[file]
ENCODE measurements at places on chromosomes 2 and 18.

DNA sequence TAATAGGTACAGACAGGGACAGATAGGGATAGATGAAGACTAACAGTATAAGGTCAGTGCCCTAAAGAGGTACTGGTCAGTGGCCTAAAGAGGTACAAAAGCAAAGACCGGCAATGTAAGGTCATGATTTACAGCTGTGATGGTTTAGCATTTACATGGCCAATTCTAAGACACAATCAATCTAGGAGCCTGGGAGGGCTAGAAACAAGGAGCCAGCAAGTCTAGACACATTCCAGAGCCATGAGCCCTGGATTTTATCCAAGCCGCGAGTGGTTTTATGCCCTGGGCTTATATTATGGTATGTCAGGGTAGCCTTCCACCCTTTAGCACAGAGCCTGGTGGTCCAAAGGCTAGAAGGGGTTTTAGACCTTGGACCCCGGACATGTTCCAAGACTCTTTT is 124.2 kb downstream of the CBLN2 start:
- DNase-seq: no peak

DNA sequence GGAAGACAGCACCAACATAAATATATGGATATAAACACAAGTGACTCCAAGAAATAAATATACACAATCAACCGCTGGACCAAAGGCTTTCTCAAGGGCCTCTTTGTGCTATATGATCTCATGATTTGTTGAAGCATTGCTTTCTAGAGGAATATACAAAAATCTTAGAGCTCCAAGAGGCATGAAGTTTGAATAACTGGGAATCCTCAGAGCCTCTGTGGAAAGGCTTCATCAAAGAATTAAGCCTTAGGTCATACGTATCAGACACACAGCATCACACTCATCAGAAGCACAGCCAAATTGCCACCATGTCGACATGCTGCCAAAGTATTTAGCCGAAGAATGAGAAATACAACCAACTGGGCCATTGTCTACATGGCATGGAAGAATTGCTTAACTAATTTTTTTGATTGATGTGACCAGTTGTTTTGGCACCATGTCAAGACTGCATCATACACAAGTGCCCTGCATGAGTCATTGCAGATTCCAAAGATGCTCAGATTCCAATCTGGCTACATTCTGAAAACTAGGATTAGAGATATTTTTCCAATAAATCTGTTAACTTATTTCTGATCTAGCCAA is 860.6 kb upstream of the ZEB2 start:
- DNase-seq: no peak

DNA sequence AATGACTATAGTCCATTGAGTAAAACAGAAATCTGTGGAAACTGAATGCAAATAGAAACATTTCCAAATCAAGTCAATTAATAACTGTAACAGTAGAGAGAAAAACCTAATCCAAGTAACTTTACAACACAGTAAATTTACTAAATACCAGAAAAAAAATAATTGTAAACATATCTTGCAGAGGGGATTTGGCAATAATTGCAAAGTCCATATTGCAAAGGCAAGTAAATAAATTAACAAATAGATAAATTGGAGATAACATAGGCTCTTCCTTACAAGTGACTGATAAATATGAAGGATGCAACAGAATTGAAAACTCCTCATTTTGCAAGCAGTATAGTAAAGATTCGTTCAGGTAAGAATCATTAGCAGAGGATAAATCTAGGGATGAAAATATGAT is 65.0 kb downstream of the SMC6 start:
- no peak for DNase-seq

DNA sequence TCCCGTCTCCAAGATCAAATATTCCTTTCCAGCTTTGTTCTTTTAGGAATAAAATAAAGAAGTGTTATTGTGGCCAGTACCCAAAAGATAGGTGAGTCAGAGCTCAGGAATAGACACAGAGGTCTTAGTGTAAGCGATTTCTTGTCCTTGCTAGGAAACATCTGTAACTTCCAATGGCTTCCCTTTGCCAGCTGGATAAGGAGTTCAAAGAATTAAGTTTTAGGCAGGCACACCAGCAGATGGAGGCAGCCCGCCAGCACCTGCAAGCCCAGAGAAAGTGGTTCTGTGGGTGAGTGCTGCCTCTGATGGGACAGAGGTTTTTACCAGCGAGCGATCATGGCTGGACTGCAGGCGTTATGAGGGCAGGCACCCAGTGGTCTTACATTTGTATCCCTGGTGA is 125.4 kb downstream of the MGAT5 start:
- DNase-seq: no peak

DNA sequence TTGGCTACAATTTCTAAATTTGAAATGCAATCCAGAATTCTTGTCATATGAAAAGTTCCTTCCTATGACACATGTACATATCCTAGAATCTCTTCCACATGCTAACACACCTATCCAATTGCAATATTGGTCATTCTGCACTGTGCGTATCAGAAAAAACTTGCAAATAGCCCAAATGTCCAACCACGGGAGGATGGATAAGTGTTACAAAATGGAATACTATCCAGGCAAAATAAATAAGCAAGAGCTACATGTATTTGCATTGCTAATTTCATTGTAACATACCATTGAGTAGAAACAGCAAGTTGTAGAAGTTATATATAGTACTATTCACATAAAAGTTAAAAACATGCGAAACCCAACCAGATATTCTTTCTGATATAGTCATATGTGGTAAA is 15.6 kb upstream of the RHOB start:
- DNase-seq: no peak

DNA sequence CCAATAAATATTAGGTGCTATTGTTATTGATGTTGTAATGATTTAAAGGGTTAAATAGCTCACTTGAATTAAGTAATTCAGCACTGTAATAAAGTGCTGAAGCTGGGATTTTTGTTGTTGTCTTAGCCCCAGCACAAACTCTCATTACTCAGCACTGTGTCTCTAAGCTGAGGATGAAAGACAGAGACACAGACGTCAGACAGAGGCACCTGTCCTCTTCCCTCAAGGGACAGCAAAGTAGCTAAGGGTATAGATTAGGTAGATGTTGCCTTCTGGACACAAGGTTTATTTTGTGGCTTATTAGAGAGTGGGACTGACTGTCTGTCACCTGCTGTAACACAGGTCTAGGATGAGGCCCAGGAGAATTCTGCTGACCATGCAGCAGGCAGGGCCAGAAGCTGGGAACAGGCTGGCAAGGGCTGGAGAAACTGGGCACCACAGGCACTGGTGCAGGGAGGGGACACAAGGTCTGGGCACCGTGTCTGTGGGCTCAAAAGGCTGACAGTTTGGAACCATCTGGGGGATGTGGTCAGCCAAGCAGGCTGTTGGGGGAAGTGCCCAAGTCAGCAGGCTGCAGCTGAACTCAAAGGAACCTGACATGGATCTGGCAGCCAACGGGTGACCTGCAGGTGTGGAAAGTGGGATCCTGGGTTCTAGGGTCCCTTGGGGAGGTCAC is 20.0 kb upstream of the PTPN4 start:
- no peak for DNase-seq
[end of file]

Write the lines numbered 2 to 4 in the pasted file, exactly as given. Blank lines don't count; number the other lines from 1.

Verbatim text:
DNA sequence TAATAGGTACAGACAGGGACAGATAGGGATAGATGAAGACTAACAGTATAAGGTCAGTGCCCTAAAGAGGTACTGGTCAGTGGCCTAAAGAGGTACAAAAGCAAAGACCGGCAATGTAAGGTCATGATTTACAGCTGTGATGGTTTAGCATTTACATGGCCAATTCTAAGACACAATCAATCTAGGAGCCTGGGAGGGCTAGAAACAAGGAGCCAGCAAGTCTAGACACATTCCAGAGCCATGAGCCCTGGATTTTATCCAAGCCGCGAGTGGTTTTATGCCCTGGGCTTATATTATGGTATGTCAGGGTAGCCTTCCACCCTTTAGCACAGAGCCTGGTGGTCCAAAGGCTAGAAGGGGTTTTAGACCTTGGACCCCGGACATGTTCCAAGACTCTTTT is 124.2 kb downstream of the CBLN2 start:
- DNase-seq: no peak

DNA sequence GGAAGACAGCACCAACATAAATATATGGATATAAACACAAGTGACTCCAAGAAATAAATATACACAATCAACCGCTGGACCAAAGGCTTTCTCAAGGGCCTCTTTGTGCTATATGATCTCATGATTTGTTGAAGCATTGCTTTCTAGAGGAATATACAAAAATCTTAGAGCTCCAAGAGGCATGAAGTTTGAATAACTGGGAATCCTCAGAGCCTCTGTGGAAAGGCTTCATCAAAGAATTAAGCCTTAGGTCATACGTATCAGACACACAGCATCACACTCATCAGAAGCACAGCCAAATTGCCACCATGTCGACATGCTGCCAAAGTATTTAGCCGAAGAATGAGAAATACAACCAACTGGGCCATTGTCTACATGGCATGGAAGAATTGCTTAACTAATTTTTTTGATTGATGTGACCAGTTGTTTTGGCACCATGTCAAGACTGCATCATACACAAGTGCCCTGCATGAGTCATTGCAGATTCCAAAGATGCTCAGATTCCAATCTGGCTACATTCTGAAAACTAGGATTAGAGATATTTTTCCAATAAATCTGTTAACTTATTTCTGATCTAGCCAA is 860.6 kb upstream of the ZEB2 start: